This post originally appeared as an op-ed in the Courier Journal on February 13, 2017.
I am that rarest of species – a male who admits he is directionally challenged. In fact, my wife Judy believes we don’t even need a GPS. It’s simple. If I think left, we go right. And if I think right, then – well, you get the picture. And can I simply say that I can’t think of anything more befuddling than finding my way out of one of those increasingly popular “cornfield mazes.”
If the idea of me in a “cornfield maze” is sadly humorous, there is nothing funny about our young people finding themselves in the maze of youth justice. And that is exactly what our youth system has been, but we can continue improving it during the 2017 General Assembly.
Over the past several years, there has been a vibrant and robust atmosphere of bi-partisan progress in Frankfort when it comes to youth justice – to achieve better outcomes for children, families, and public safety. As an example, Senate Bill 200 brought positive and sweeping reform for kids in 2014. The last several years have seen a divergent group of leaders, including Rep. Darryl Owens, Sens. Whitney Westerfield, John Tilley – as both a Democratic House member and now as Justice Cabinet Secretary – Senate President Robert Stivers, and both the Beshear and Bevin Administrations, giving their key voices for common sense changes in how we treat young people when they make mistakes. The results have been sweeping and the dividends are good for kids, improved public safety, and a solid return on investment for the state budget.
We have yet another real opportunity to move ahead. It is important to recognize that the Juvenile Justice Oversight Council – created with the passage of SB 200 to study its implementation – has been identifying improvements needed to fully realize the potential of SB 200 for more than two years. Given the record of progress, the extensive analysis, and the clear commitment from the legislature and Bevin administration when it comes to vulnerable youth, now is the time to take action in this arena.
Like a maze, the youth justice system has too many entrances and too few ways out. Legislation coming before the general assembly will help fix this. Senate Bill 20, sponsored by Sen. Westerfield, will redesign parts of the maze to close unnecessary entrances. With a redesign, we can implement what is proven to work for public safety and for getting young people on track to become productive citizens.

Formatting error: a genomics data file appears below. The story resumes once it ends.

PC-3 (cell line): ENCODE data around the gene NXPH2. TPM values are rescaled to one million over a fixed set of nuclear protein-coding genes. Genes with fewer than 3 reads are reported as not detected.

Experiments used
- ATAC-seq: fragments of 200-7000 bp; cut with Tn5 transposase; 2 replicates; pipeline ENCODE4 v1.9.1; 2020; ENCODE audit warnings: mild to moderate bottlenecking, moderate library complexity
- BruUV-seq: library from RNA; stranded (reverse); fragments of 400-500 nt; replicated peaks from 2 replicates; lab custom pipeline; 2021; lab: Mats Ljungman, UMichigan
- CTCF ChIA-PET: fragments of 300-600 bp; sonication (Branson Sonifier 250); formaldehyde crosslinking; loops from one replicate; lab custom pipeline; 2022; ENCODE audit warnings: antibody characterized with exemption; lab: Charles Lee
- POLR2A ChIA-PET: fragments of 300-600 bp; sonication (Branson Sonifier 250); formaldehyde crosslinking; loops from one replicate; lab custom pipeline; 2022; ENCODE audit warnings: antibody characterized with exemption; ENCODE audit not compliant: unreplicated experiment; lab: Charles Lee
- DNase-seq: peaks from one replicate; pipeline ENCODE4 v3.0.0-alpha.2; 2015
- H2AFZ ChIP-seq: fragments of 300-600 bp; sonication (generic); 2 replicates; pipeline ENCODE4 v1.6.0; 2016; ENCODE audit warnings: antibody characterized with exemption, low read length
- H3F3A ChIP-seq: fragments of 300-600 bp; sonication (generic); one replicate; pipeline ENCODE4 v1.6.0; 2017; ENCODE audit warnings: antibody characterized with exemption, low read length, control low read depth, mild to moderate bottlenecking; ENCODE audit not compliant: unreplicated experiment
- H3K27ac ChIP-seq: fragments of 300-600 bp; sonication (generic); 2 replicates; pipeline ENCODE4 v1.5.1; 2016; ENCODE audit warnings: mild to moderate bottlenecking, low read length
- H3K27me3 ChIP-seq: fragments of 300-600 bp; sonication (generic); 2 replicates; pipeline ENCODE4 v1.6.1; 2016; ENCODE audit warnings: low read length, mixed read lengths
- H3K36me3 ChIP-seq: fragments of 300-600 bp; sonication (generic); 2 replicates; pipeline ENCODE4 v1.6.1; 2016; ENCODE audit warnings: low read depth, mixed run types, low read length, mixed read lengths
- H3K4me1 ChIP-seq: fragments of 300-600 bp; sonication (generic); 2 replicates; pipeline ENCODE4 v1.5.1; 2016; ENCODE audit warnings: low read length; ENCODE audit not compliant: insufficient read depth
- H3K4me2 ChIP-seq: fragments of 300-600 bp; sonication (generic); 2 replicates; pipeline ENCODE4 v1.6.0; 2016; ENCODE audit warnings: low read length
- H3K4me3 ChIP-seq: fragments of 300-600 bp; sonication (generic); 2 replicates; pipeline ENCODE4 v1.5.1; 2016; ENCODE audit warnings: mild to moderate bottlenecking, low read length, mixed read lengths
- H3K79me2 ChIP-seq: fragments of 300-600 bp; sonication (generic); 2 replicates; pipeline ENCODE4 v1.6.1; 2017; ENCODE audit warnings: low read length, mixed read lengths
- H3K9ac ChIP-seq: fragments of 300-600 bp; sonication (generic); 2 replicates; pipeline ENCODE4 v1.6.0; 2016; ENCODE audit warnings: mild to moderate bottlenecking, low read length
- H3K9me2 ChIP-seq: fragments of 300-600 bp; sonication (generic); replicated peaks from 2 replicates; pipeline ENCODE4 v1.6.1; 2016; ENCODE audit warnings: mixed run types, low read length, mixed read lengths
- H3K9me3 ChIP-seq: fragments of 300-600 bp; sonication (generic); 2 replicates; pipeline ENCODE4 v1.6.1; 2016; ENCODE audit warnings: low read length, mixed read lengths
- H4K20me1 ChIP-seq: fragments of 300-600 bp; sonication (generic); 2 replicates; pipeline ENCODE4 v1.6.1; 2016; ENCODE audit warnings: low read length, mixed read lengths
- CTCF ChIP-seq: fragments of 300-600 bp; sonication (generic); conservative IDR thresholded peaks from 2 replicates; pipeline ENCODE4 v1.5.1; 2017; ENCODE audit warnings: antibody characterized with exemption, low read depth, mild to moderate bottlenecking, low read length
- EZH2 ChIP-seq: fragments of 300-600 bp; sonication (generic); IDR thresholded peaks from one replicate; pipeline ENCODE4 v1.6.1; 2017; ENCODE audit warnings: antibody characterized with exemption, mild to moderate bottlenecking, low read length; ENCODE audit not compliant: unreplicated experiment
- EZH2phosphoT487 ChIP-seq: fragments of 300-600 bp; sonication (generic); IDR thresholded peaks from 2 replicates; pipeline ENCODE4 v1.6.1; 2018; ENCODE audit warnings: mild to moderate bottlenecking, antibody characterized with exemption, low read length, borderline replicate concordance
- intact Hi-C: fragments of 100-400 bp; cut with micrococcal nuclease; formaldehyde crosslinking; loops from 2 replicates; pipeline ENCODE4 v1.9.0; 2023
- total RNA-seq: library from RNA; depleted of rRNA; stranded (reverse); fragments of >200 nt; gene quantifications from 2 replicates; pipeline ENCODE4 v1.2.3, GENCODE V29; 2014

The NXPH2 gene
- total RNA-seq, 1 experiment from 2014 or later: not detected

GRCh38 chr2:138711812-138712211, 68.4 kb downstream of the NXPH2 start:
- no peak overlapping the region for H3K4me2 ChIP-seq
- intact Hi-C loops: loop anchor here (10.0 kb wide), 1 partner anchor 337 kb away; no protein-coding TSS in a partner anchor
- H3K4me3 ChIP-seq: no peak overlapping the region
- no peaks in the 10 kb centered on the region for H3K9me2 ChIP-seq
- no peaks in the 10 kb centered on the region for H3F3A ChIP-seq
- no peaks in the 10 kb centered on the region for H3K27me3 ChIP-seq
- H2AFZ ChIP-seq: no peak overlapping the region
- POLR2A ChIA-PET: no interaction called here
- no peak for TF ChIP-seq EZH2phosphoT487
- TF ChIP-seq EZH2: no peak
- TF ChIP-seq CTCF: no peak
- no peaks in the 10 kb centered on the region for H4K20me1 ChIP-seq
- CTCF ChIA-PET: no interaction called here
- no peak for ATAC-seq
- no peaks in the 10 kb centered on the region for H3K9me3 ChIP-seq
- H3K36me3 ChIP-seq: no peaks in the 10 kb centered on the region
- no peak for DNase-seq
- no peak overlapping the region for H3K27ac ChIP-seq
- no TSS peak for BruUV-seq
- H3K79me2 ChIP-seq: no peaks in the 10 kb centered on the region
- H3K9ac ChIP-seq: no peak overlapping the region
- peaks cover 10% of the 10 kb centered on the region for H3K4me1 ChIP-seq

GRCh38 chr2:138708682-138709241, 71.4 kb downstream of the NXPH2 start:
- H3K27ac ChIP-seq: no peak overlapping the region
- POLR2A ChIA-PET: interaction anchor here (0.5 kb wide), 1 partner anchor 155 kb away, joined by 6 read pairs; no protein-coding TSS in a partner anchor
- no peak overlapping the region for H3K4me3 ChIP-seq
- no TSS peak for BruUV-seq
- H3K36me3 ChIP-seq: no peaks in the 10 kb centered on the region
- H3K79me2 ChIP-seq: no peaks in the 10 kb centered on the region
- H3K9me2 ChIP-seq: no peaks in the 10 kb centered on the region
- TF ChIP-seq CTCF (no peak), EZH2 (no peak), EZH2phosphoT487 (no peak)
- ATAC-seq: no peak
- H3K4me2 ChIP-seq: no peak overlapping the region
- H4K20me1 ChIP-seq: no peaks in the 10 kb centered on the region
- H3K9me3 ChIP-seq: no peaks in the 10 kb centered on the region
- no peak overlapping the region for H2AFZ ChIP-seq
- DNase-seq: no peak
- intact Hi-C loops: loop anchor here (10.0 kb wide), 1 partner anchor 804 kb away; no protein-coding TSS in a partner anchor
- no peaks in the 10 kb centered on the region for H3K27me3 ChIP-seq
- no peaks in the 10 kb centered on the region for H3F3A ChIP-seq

Kentucky Youth Advocates recently released a report documenting that children as young as four, five and six can end up with a complaint filed against them.
This opens the door for children to be in court. These children – of the age where Green Eggs and Ham is a favorite book – don’t belong in the court system. SB 20 would send such cases to the interdisciplinary Family Accountability, Intervention and Response (FAIR) team to connect the family and child to services to address the child’s actions. This approach closes the door to the youth justice maze and instead connects the child with what is needed to truly get kids back on the right path.
SB 20 will require better data collection and reporting by state agencies to address the harsher treatment that some groups of youth in the justice system experience. Analysis of Kentucky data suggests that black youth who commit similar offenses experience harsher treatment than white youth. We need the most accurate information possible to make sure youth of color don’t have more ways into the system and fewer ways out than other youth.
Beyond better data collection, we already know of some ways that youth of color are experiencing harsher treatment. For example, youth of color are more likely to have their case handled in adult court. The research shows treating youth as adults rather than holding them accountable in the youth justice system can actually backfire if we use it for offenses that don’t impact a person’s safety. SB 20 seeks to refocus on what matters to public safety in such decisions.
Yes, it is a bit funny that every turn at every traffic signal is a maze for me. But mazes in the justice system are no laughing matter for Kentucky’s kids – nor for the safety of our cities and towns. The general assembly and Gov. Bevin can create better outcomes for kids and safer communities by continuing the momentum around youth justice reform.
Dr. Terry Brooks is executive director of Kentucky Youth Advocates.
Take action by asking the Senate Judiciary Committee to support SB 20 to modify reforms made to the youth justice system to hold all groups of accountable in ways that get them back on track while leading to safer communities HERE.